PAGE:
Process Explorer to the rescue

Monday was a day to forget. I arrived at the office around 8:30 am, started my machine (like always), inserted my credentials, the desktop shows up and suddenly it gets unresponsive. First thing I do is CTRL+ALT+DEL, start Task Manager and it also gets hanged. The only commands that were responsive was log off and switch user (very useful right? J ).

My first mistake was not to use the same approach I always use in customers (do what I say not what I do J ) and started trying the try…error approach. The only thing this did was to waste my time with successive reboots, remove profile, add profile and other stuff. In my machine I have two profiles: the local admin one and another that I use to connect to Microsoft. The problems were in this second profile. The first one worked without any problems.

So I decided to stop for a minute and follow the typical methodology I always follow. So since my suspicions were on a driver or some program I had installed over the weekend (beta versions, don´t get me wrong I love beta versions because I believe they are a great way to help products getting better and better).

Since Switch User was working, the first step was to reproduce the problem. So I logged in with the profile that was having problems and then I switched to my local admin account. Then I started Process Explorer (aka ProcExp, you can download it from ). If you don´t know this tool, you can think of it as task manager on steroids and is a very valuable troubleshooting tool.

After opening ProcExp you will see a list of all processes running on your system and also the account that started the process (this allowed me to see processes that were running in my problematic profile).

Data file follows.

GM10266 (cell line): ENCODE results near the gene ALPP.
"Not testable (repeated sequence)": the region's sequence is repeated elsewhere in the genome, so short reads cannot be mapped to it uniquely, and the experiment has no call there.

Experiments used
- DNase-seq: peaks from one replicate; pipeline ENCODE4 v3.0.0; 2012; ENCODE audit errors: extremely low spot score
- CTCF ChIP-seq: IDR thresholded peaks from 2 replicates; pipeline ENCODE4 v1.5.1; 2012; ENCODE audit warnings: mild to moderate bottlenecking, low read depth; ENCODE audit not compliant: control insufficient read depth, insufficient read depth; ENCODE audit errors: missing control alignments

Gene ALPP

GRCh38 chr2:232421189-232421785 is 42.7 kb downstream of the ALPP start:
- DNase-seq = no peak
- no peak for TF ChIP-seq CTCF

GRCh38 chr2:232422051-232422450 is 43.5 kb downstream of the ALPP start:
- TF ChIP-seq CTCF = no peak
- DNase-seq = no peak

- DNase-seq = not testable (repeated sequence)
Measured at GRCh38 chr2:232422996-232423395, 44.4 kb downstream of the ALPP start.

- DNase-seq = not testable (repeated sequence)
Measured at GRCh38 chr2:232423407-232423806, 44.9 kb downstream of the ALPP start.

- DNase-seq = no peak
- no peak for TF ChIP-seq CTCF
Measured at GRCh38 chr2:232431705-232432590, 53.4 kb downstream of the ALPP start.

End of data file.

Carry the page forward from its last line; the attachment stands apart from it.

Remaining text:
To see the username, you have to right click on one of the columns and “Select Columns” > “Username”. Then if you click order by Username, you will notice that each group will have a different color. You can see this in the image below (i´ve removed the usernames from my machine, that´s why you see a blank column under Username)


Process Explorer allows you to see threads and call stacks for each process, so my approach was to look at processes that were executing under DOMAIN\USER and dig into each one of them trying to find strange behaviors. You might ask, what is a strange behavior? I would say, it depends (wow, I’ve never heard that answer before). In my case I decided to start looking at processes that were consuming more CPU and those with names that I was not familiar with.

So how do you look at threads and call stacks? Right click on a process and select Properties. Inside Properties you have a tab called Threads. Click on it.


Here you can try to identify some thread that does not look good, or it might be that they are all hang (these are just some examples, and the more experience you have the easier it would be for you) . Let´s imagine I had one thread that was consuming almost all CPU and then i could look at the stack (select your thread and click on STACK)


So I did this for a couple of processes until I identified the bad boy. Then I disabled it, switched user and “voilá” all my problems were gone (and part of my working day).

Paulo, after all it was not the beta version you gave me that got me into troubles J

Happy debugging!!!